NEW GAP looking west_2bAnother homemade transportation plan. The subway routes are approximate.

The key to this plan is the construction of a shallow tunnel to the east of the subway lines that would link Eastern Parkway to Flatbush Avenue. Flatbush Avenue itself will still pass through the plaza, but with both directions of traffic on the same strip of pavement. The perimeter roadway will also still circle the plaza, but it will connect to Flatbush and Vanderbilt at just the northern corner of the plaza, ensuring that it is used for local traffic only.

This plan accomplishes all three goals: the arterial roads are kept apart from neighborhood roads by moving some traffic into a tunnel and the rest onto a single above-ground roadway. The pedestrian space is combined into two sections (as opposed to the five there are now), the larger of which links the Brooklyn Library to the central plaza and the sidewalks of Prospect Heights. With the fields of Prospect Park so close, I envision this space as more of a European-style plaza than a green space; perhaps something like the recently developed Oval Basin in Cardiff, U.K.

NEW GAP looking west_2bThis used to be a basin for coal barges. It was filled in the 1960s and redesigned in 2000.

There will still be a couple messy points -- the intersection of Union Street and Prospect Park West will still be a bit tricky, for example -- but overall, I think it would be a dramatic improvement. The smaller of the two pedestrian spaces could be used to make the city's biggest dog run, a sculpture garden, or even developed with housing to finance the project. (Wouldn't the politics of that be fun?)

Flatbush Avenue would still cut the entrance of Prospect Park from the plaza, but I think a wide pedestrian bridge aligned with the opening of the arch could overcome that problem in a way that produced some incredible sight lines in both directions -- the sort of vista that Olmsted is famous for, but was never fully realized at this site.

IMG_4769.JPGThe spot in the middle of the plaza, though virtually inaccessible, is actually quite pleasant. It's also one of the most popular spots in Brooklyn for wedding photos.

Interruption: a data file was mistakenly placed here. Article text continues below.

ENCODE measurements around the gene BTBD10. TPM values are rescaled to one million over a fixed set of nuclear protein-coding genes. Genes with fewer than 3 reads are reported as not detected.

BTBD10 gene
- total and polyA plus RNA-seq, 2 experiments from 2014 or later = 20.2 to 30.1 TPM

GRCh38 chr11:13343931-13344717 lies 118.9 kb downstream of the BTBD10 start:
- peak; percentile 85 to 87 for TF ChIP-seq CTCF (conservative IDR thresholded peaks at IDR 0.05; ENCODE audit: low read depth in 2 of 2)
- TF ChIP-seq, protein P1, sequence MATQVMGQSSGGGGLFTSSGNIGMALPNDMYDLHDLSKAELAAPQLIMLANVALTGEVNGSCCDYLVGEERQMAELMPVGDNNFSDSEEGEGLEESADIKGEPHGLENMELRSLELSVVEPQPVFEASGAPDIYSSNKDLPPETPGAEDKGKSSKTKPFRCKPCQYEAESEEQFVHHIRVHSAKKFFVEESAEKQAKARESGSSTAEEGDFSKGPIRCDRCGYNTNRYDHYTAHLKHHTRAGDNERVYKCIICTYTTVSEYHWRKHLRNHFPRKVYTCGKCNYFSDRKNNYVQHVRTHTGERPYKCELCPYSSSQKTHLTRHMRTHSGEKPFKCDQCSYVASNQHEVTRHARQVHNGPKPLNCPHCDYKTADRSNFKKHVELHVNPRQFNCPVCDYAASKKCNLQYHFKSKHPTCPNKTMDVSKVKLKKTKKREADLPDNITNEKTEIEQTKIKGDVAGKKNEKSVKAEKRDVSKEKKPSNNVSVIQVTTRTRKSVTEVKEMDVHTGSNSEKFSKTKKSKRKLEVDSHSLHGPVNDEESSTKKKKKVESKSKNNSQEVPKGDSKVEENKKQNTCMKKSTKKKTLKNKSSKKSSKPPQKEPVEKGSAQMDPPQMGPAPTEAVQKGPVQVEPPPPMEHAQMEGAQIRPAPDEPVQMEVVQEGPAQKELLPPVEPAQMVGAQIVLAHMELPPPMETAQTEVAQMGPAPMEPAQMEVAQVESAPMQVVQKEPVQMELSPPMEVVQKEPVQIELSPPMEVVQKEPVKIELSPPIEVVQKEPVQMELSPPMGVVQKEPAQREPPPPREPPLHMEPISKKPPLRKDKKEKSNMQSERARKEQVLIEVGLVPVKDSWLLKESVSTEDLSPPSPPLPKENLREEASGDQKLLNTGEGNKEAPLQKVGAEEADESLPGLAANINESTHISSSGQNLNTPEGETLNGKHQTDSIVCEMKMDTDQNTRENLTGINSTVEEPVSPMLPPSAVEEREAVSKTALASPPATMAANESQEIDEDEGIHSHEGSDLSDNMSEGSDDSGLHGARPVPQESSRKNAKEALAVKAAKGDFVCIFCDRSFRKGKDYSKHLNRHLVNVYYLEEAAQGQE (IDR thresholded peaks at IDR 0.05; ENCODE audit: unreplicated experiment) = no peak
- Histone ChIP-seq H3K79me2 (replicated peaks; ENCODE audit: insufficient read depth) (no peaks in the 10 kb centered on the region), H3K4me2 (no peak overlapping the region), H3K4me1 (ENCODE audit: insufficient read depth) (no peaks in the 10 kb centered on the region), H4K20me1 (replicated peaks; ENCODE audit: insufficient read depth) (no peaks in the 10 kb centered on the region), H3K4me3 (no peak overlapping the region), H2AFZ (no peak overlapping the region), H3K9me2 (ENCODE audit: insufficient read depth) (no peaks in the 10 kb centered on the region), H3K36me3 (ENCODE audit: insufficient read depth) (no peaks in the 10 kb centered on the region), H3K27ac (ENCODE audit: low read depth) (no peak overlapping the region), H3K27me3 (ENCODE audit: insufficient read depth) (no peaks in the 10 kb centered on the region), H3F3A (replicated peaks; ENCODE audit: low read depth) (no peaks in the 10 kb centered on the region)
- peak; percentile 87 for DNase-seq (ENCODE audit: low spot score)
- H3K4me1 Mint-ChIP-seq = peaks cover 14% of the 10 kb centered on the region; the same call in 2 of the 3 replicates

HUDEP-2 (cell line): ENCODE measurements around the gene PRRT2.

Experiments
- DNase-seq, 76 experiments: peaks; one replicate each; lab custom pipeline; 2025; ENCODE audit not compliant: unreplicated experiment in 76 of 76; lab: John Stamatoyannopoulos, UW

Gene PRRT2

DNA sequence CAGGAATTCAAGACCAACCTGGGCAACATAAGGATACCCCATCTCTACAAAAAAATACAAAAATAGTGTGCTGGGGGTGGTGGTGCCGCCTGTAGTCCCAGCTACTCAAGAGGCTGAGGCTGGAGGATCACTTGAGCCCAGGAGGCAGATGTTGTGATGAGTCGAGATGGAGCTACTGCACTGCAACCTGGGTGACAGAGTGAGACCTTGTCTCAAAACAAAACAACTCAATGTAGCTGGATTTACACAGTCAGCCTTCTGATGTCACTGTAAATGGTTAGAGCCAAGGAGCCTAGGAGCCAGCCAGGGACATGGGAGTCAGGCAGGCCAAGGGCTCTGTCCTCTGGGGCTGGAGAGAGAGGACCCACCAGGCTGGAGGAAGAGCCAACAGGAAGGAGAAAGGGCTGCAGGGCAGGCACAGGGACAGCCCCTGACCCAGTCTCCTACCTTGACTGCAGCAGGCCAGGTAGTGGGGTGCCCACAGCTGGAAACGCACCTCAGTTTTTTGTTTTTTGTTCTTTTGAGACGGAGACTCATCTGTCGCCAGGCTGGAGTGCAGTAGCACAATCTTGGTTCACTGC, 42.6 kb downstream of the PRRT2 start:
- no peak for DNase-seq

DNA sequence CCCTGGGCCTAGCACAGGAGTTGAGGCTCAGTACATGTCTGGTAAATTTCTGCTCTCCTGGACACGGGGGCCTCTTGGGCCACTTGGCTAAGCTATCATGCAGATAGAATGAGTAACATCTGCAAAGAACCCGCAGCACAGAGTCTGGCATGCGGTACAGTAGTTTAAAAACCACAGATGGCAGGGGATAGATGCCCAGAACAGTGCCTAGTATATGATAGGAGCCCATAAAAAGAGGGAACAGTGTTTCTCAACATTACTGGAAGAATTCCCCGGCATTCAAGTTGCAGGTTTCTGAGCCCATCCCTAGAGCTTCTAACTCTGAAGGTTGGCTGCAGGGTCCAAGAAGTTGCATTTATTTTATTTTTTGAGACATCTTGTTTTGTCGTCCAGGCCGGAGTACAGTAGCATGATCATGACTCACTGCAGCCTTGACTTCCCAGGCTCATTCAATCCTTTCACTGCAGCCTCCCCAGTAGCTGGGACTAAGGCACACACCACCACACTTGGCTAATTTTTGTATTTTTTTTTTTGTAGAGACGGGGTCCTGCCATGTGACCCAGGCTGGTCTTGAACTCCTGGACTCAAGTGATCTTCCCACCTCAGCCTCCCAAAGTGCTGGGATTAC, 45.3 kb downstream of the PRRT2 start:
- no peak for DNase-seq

The point I'm trying to make here is not that I know how Grand Army Plaza should be arranged, but that it needs to change. Despite my general wariness of new urban tunnels as a solution to urban planning problems, (see The T) in this case, I think tunnelling warrants some consideration: a relatively small tunnel could potentially make a huge difference.

In any case, Brooklyn is at a turning point in its history, and the city's leaders have an opportunity in Grand Army Plaza to make a bold statement: make yourself comfortable.

6 comments:

mfs said...

Glad to see some creative thinking about Grand Army- I often think about this while biking through it.

A couple problems with the tunnel, though. The sightlines for drivers entering the tunnel at either end are really bad in this configuration, which could just cause more congestion & accidents. But more generally, a tunnel portal at these two locations would be really devestating to the mission of making it easier to cross (just look at the pedestrian situation anywhere in NYC where there is a tunnel portal or bridge entrance).

I think that just dedicating traffic space in the center of the circle to flatbush ave N/S and eastern parkway traffic (which is a vast, vast majority of the cars) would be a good first step and would allow more space for pedestrians and more predictable pedestian crossing locations. All other traffic coming from or going to Vanderbilt, PPW, or Union St could go on the outside circle.

Anonymous said...

There was recently a similar discussion about this on curbed, and also coverage of the Danish city planner who has addressed this conundrum.

http://www.curbed.com/archives/2006/06/02/fixing_grand_army_plaza_by_danish_expert_deathometer.php

Henry said...

There are also some traffic solutions which could be considered. Forinstance, if PPW were to become a 2 way street from GAP to 9th St., this would take some northbound pressure off of Flatbush, just as permitting vehicular traffic through Prospect Park takes southbound pressure off of Flatbush in the PM. Also, Union St., which is one-way eastbound for a block or two near the Gowanus Canal, should have a one-way westbound block at some point to make it less of an express lane from Carroll Gardens to PPW (it only has one lane of traffic in either direction, unlike 9th St.). The tunnel is an interesting idea, but has to be looked at in a larger context of traffic patterns.

Anonymous said...

What about, instead of jusing the western road and a tunnel, just using bi-directional traffic on the eastern road? You'd need traffic lights for southbound left turnoffs at Plaza Street, Vanderbilt Ave, Eastern Parkway & Flatbush Ave (one light might suffice for both), and the final PPW/Union St split. And northbound traffic would all just merge in as the road sweeps around. Then the arch, the central oval and the western park could all be merged into a single pedestrian zone, opened up to Plaza St West, and connected to the park by your Bridge. PHeights residence could perhaps access the whole shebang via another pedestrian bridge over by Vanderbilt.

Anonymous said...

Actually, the berms were originally intended to protect the center of the Plaza from the street noise created by wagons and trolleys running along Plaza Street on the outside of the circle!